Anxiety caused by parenting can alienate and alienate partners, causing constant conflict and generating emotional distress.
Being an anxious parent can cause you to neglect your work or academic activities. It can also cause you to neglect your interpersonal relationships and self-care in order to devote all your time and energy to your children.
How can you reduce your parental anxiety?
It is important that your children learn through you that having anxiety is something normal and frequent in life. It does not mean anything bad as long as they learn to control it. There are strategies you can apply to reduce your parental anxiety and improve your quality of life as well as that of your children. You can also seek professional help if you feel that your problem is getting worse over time.
Deal with your frustration tolerance
One thing I’ve learned in my experience working with parents is that frustration tolerance is a big issue in coping with parenting. Children are naturally restless and energetic, tantrums and behaviors that may seem illogical and annoying to adults are to be expected.
Before you lose control over your child’s attitude, focus your attention on your basic senses, breathe slowly in three-second intervals and get on their level. Speak to your child in a calm manner and explain what you need him to do at that moment. For example: “I understand that you are upset because I didn’t buy you that toy, but you have others at home, and besides it’s time to go, take my hand and let’s go to the car”.
Practice relaxation and breathing
Anxiety destabilizes your body with annoying symptoms that are difficult to control, but through progressive relaxation and slow breathing you can cope with your anxiety episodes and diminish the symptoms.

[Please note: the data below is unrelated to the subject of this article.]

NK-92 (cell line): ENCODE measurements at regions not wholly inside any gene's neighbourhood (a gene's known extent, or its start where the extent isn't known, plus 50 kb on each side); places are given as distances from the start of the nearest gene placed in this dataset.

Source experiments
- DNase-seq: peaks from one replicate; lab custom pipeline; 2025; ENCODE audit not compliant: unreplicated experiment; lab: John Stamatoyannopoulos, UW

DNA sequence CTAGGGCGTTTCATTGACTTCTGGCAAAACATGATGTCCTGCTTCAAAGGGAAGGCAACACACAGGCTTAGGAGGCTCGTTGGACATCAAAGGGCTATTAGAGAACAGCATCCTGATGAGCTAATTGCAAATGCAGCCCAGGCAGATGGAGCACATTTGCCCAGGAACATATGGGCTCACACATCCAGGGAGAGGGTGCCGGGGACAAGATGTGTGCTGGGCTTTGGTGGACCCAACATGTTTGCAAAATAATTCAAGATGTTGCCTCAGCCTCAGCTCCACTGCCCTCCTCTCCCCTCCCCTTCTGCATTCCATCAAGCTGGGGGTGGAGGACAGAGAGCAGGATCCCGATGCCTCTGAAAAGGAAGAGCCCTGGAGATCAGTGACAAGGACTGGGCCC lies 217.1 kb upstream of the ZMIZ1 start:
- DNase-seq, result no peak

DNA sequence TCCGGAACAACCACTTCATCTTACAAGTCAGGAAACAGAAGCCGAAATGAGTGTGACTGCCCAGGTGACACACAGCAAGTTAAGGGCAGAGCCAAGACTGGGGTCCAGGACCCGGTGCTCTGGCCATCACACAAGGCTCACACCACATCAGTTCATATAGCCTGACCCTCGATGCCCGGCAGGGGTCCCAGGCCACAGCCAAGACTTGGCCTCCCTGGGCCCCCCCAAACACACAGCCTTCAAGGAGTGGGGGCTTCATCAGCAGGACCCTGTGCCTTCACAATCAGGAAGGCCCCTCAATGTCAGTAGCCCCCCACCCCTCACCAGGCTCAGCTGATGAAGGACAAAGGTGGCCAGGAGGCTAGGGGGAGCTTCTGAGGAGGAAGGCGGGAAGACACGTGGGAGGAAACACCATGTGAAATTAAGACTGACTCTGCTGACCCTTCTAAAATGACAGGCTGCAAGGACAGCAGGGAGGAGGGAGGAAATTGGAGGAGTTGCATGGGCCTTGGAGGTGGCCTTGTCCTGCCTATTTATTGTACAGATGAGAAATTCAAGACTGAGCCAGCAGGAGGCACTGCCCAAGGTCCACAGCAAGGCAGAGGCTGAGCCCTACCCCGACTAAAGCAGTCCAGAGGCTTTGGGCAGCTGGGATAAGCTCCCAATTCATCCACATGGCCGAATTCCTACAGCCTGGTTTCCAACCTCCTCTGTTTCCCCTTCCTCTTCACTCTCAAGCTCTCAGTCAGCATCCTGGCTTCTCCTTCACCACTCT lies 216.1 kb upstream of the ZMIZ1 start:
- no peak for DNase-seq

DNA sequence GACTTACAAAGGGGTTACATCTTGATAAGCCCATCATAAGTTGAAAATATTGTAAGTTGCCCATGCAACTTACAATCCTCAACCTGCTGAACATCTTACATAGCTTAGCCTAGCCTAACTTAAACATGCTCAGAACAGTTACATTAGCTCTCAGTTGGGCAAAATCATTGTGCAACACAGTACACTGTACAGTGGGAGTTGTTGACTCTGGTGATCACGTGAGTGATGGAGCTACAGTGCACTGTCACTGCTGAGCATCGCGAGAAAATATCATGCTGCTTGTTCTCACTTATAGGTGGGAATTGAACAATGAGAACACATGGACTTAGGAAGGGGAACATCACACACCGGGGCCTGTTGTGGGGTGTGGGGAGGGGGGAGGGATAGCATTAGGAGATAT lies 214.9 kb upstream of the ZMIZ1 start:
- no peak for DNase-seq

Whether you are alone or in public, relaxation allows you to relieve these symptoms. You should close your eyes and inhale and exhale in 3-second intervals. In the meantime, repeat in your mind key phrases that generate motivation and pride. “You can cope with this situation,” “You have been through this before and have been able to get through it,” “You have the strength to deal with this problem,” to name a few examples.
Make time for you and your partner
It is important for parents to have time for themselves, otherwise parenthood can consume and exhaust them, because it becomes the sole pillar of their lives. At least once a week, spend time on hobbies you enjoyed before having children, focus on your own emotions and clear your mind of the week’s accumulated parenting-related stress.
In my experience…
Parenting is a complicated and exhausting job. Feeling tired and frustrated with your children does not make you a bad parent. On the contrary, it means that your body is sending you signals to change attitudes and be a better parent to your children. You must learn to prioritize yourself as a person, taking care of your physical and mental health so that you can then care for and protect your children. There are no guarantees that you are doing a good job of parenting. If in doubt, you can consult with a trained professional for strategies for more specific parenting problems.
Remember that you have the ability to improve your psychological state, even if during moments of anxiety or depression you feel hopeless. We can always make small changes that will pay off in the long run. The fact that you are contacting me to seek professional attention in psychological counseling is already a step, and I recognize and applaud you for that. You are already doing something and wanting to change always leads you in the right direction.